Aug 31

The LA Times has an interesting discussion on an issue that concerned landlords get wrong.

Let’s say you have an applicant with a noticeable walking disability.  Being a caring person you try to steer  the prospective tenant to a first floor unit without steps as you feel that would be more convenient for them than the second floor walk up they are interested in. They insist they want the upper, you feeling they will not be comfortable with the upper insist they take the lower instead.

Pointing out you also have lowers available is good business and a service to the applicant, refusing or actively discouraging renting an upper is a fair housing violation.

This seems counter intuitive when all you were trying to do was what you felt was best for the applicant, but, maybe they like many others feel safer from crime on a higher floor and are willing to make the trade off of the inconvenience of steps for the added feeling of security.  As a landlord this is not your decision to make and what may be your personal preference in a similar situation may not be your tenant’s.

Same thing with the family with kids that wants to apply for an upper.  You offer them a lower because you fear the kids running around will create problems for lower tenants and may result in you having to evict them.; or you have a complex with kid buildings and no kid buildings; or prohibiting families with children from living in units nearer to the pools.  These too are fair housing violations.

In these cases it is up to the parent to insure their kids are safe and follow the rules. You have the ability to check their rental history and reject them if they or their family were disruptive at prior residences.  But it is the disruption and not the kids that must be your deciding factor. Really what does it matter to you if it is kids running around making noise or the old man coming home drunk and loud every night – disruptive behavior is disruptive behavior.

 

 

Mar 05

With apologies to the Steve Miller Band for the title …

This past week we received a notice of  a $52.05 “fee” being assessed for “improper care of a discarded electronic device” at one of our properties.  Wow! They revert to five dollar words to say you put a radio in the garbage can.

Upon review it seems  our tenant put a radio/CD player in the green garbage cart.   Either a scavenger or DPW took it out of the cart and left it in the alley.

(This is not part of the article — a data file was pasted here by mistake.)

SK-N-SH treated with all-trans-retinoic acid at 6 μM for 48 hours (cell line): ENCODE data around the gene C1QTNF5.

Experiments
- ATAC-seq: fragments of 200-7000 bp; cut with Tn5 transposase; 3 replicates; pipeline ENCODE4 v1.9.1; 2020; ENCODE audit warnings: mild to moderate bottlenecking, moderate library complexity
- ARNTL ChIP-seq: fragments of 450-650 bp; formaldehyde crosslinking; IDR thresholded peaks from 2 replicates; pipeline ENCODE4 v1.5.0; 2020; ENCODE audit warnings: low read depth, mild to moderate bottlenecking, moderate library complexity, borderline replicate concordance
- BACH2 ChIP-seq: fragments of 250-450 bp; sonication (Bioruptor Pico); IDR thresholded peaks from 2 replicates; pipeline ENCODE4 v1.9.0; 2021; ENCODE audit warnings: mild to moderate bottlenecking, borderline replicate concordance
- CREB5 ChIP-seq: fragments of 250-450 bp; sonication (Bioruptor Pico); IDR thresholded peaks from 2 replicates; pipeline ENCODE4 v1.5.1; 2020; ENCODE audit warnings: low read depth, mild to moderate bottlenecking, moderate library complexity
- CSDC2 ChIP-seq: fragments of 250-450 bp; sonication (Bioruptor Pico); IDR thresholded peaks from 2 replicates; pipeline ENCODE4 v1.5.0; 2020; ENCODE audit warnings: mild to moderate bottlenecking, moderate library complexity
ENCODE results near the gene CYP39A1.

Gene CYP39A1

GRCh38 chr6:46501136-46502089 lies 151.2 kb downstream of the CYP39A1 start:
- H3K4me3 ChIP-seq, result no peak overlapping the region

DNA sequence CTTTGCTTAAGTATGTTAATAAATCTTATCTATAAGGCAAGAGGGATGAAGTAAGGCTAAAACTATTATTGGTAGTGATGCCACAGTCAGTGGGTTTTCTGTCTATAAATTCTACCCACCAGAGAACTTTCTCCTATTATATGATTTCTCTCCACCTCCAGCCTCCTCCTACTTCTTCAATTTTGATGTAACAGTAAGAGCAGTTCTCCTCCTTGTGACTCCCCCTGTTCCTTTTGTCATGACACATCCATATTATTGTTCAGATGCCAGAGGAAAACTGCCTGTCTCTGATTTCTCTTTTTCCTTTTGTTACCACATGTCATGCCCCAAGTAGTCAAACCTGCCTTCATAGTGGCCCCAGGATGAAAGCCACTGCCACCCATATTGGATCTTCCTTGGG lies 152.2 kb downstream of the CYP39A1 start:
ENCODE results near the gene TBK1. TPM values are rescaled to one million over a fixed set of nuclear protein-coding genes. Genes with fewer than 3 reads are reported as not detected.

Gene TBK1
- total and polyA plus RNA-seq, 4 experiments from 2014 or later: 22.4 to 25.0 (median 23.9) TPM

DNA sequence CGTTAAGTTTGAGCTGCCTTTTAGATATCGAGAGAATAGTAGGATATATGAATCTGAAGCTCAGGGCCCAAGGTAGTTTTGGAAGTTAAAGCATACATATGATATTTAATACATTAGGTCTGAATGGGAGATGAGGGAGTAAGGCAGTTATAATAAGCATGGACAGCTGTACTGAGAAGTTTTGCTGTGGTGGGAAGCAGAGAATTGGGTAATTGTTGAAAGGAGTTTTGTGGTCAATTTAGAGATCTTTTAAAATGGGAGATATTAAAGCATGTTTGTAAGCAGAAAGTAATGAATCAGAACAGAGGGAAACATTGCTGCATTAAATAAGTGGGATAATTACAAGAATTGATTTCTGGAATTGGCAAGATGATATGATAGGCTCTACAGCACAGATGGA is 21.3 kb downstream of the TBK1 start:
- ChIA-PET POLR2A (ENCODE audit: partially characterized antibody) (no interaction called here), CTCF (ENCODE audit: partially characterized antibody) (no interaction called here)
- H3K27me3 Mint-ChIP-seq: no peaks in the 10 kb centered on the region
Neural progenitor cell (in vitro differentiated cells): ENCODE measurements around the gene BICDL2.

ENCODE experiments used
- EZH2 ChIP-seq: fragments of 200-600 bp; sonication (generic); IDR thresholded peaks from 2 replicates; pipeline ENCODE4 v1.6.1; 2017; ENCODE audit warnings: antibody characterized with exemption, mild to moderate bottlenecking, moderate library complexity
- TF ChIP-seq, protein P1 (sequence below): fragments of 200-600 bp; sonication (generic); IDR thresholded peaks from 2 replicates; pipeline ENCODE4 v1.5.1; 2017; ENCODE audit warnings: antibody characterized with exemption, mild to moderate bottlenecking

City of Milwaukee fee for electronics disposal.

As I drove around the Southside this weekend I noticed a bunch of small electronics laying next to garbage carts with little orange stickers. So despite the bill saying the property was posted, it appears the only posting were these stickers that mostly face away from the house.  To make it worse the property owner does not get notice by mail until the fee is assessed.

This must be one helluva profit center for the city.

I really wish city officials were there to hear the tenant’s reaction to having this charge passed on to them.

Milwaukee Code:

79-2-13-b. No person may place an electronic device in mixed municipal solid waste or discard or otherwise dispose of an electronic device except by delivery to an electronic device collection or recycling facility.

State law that defines what an electronic device that is prohibited from being placed in the garbage:

1. A peripheral, as defined in s. 287.17 (1) (j).
3. A facsimile machine.
4. A digital video disc player.
5. A digital video player that does not use a disc and that is not a camera, as defined in s. 287.17 (1) (a).
6. A video cassette recorder.
7. A video recorder that does not use a cassette and that is not a camera, as defined in s. 287.17 (1) (a).
8. A covered electronic device, as defined in s. 287.17 (1) (f).
9. A telephone with a video display.
10. Another kind of electronic device identified by the department under s. 287.17 (10) (i).
Feb 23

On May 23, 1986 the City of Milwaukee removed tenant responsibility from the code.  The removed section was based on Wisconsin §704.07(3)(a)

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Aug 09

Fellow landlords

What services, tools, resource, supplies, innovations, changes in laws, grants, education, support from fellow owners etc. do you find lacking, unavailable, too expensive, too difficult to obtain, change etc.?

You get the idea…what do you see as the three, four or twenty things that would make your business more successful? Skies the limit. If it has to do with landlording or real estate investing throw it on the list.

Don’t worry if you think it is “doable” or not, Wild Ideas welcome and encouraged. But also don’t put off posting the more pedestrian needs and wants either.

You can leave comments, here or via private email to me at Tim [at] JustAlandord.com (makes sending the truly wild and innovative stuff easier for shy folks like me.)  I’ll compile the list for all to see.

Some will have readily available solutions that will be posted and shared, I’m sure.  Others are things our industry should be working on finding, changing, designing etc.

Some rather thought provocative comments below. Many of these were sent via email or posted on one of the list serves and reposted here as a central collection place. Please throw yours into the mix — Thanks Tim

Jan 09

Attorney Tristan Pettit is presenting the Landlord Boot Camp again this February.  Prior Boot Camps were very well received, with positive feed back from all that attended

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